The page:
In accordance with clause 16.3(b) of the VCFA, the Department will require a licence to use all or part of the project intellectual property for any purpose, including publication on the internet.

One of the core principles of the Research Agenda is Aboriginal self-determination, a key enabler of which is to increase Aboriginal ownership and control of data. Aboriginal data sovereignty recognises that Aboriginal communities and organisations should have governance, choice and control over data collected from and about their communities and have ready access to data and data analytics capacity necessary to support strong organisational governance and service planning.


Funding ranges

Except for the ‘system lens’ research topic, research grants will be offered in one funding range with project funding up to $150,000 (exclusive of GST) and a project duration a maximum of 1.5 years. The ‘system lens’ research grant will have a maximum budget of $300,000 (exclusive of GST) and a project duration of 1.5 years.

Please note: Maximum budget limits and timeframes for project completion cannot be changed and will not be negotiated.

Embedding Lived Experience

The Embedding Lived Experience in Research: Guiding Elements to support a partnership model (the lived experience guiding elements) will be piloted in Phase 2 of the Research Program. These elements are:

  • embedding lived experience in the initiation of research projects
  • embedding lived experience in the design of research projects
  • embedding lived experience in the conduct of research projects
  • embedding lived experience in research analysis
  • embedding lived experience in the translation and exchange of research outcomes, and
  • embedding lived experience in the continuous improvement of research projects.

The lived experience guiding elements will enable shared decision-making, leadership, and influence of people with lived experience through a partnership with researchers.

Applicants must demonstrate their proposed approach to implementing the lived experience guiding elements in their applications.

A key deliverable for each project will be focused on reflections from the project on the implementation of these elements.

A copy of the Embedding Lived Experience in Research: Guiding Elements to support a partnership model is available.


Budget limitations and justification

Applications must include an itemised budget outlining all project-related expenses and their calculation.

The budget must be accompanied by a budget justification, detailing the need for each expense.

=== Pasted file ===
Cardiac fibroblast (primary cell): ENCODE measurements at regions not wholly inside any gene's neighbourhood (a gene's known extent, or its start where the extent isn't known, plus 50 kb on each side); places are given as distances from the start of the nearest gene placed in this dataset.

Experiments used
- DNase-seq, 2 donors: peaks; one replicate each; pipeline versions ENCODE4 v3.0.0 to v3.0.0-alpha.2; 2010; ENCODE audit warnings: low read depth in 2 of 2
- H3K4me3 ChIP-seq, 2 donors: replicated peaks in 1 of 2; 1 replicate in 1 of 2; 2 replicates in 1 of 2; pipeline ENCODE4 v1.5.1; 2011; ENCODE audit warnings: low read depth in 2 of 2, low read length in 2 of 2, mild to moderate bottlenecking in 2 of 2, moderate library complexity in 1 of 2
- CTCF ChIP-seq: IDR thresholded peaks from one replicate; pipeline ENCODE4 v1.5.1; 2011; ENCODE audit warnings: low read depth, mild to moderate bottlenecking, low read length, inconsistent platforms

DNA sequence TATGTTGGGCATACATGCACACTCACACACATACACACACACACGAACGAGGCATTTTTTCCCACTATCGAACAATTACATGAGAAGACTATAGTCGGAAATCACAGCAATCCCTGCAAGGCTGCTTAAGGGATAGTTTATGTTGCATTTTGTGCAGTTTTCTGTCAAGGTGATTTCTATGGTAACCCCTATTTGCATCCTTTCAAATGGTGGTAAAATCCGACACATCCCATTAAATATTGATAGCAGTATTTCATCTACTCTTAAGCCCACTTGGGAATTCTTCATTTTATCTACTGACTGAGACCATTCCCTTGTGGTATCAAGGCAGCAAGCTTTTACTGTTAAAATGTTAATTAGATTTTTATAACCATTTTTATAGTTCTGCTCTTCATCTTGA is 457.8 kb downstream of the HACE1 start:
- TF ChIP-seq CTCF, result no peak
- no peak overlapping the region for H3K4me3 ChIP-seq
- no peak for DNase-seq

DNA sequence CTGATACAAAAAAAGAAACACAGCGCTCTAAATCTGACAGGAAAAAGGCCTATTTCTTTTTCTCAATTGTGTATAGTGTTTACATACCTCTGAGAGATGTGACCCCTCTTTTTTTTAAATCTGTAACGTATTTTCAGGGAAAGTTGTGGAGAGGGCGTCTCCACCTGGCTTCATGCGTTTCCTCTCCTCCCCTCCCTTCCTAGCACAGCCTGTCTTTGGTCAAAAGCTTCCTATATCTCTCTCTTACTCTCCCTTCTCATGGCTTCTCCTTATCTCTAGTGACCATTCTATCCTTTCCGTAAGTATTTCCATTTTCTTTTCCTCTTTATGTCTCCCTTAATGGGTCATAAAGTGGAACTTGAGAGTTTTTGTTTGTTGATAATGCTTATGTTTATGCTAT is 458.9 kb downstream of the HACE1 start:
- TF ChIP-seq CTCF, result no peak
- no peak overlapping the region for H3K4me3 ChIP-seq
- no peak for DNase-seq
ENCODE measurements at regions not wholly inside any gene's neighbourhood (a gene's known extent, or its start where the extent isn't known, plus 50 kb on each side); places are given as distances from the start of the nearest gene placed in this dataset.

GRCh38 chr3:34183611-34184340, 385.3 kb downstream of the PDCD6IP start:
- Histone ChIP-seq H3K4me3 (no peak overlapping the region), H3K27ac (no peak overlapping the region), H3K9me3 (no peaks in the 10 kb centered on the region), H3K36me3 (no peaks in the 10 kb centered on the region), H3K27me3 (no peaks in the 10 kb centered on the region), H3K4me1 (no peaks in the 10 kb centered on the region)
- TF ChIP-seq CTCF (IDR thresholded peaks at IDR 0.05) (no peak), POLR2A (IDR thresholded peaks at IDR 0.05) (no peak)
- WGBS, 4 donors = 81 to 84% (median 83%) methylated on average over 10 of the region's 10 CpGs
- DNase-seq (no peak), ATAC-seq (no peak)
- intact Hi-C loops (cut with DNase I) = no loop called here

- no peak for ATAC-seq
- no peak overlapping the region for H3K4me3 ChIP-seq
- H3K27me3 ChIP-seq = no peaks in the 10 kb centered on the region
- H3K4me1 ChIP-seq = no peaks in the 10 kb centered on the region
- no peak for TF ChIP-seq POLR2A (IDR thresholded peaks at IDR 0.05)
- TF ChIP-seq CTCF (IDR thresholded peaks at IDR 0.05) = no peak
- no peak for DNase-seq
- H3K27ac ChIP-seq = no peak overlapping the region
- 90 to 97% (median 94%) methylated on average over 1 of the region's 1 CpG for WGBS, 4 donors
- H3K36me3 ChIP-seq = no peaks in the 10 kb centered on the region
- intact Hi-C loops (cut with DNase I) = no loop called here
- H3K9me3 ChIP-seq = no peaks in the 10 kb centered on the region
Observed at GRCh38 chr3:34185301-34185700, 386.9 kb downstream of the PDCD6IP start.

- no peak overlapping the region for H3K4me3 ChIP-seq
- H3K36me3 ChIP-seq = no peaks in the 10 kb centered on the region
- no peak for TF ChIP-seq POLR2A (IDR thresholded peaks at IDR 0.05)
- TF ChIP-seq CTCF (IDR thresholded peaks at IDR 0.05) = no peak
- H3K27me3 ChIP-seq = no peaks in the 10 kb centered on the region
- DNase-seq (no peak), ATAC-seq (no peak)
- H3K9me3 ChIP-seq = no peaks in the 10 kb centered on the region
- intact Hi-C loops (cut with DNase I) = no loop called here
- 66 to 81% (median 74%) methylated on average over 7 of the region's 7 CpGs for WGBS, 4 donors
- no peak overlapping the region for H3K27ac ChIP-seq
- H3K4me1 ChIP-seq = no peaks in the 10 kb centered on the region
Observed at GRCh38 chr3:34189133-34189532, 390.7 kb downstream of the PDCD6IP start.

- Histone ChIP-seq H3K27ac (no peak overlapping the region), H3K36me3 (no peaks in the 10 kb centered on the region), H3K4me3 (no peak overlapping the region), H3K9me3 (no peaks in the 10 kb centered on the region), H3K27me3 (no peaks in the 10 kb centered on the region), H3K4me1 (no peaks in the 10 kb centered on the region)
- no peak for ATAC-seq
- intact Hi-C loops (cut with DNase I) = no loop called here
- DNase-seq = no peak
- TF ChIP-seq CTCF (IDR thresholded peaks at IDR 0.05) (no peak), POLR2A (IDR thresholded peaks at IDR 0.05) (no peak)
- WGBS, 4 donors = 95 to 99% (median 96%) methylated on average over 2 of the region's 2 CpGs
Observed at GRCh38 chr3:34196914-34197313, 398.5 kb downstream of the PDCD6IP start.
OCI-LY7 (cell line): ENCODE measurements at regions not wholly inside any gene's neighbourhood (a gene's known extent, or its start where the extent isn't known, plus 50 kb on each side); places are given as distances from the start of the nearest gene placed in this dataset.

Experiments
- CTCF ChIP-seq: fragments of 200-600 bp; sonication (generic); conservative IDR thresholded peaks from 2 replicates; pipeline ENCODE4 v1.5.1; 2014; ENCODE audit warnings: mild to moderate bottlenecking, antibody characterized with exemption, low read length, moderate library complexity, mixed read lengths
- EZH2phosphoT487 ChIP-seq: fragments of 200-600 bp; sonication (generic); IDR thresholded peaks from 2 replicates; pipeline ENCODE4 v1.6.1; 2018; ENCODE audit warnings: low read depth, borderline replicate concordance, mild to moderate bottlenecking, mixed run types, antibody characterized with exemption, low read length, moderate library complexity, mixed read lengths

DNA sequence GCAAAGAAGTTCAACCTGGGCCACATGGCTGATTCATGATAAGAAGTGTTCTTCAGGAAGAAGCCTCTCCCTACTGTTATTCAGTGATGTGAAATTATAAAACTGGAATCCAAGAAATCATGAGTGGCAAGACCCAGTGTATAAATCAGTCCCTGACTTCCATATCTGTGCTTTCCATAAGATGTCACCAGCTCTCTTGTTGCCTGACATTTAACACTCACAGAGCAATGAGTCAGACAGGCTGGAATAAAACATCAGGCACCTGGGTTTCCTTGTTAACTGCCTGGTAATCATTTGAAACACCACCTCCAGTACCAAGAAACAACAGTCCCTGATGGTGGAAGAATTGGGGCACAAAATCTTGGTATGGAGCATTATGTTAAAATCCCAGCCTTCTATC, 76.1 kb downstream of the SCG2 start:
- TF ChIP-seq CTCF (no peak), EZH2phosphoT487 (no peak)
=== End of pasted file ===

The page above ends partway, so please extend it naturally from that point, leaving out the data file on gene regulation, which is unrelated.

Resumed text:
Please note: while budget maximum limits are non-negotiable, successful projects may be funded at a lower rate than requested in the grant application. The final award amount is at the discretion of the Department.

Certain conditions govern the costs that will be covered by the grants funded under Phase 2, including:

Area Will be funded Will not be funded
Field work
  • Transport costs where travel is necessary to undertake essential project fieldwork.
  • For Victorian-based organisations, transport costs within Victoria.
  • For organisations that are based interstate, transport costs to and within Victoria.
  • Daily allowances, where researchers must spend multiple, successive days undertaking fieldwork at a location away from where they are based.
  • Accommodation costs, where researchers must spend multiple, successive days undertaking fieldwork at a location away from where they are based.
  • Transport costs where travel is not related to essential project fieldwork.
  • Transport costs to attend conferences, unless justified by project methodology (for example, data is to be collected through conference participant observation).
  • Overseas travel.
  • Transport costs to enable team members to meet in person unless a compelling case can be made as to why digital means of communication are not appropriate in the circumstances.
  • Personnel costs justified by the need to employ new staff, such as a research assistant, whose work funded under the research grants scheme will be entirely related to the project.
  • Personnel costs justified by demonstrating that investigators cannot accommodate the project within their usual employment and thus require salary support.
  • teaching or other duties for academic researchers.
  • Consultation
Expert services
  • Expert services that form an essential component of the project and cannot be performed efficiently in-house by applicant organisations.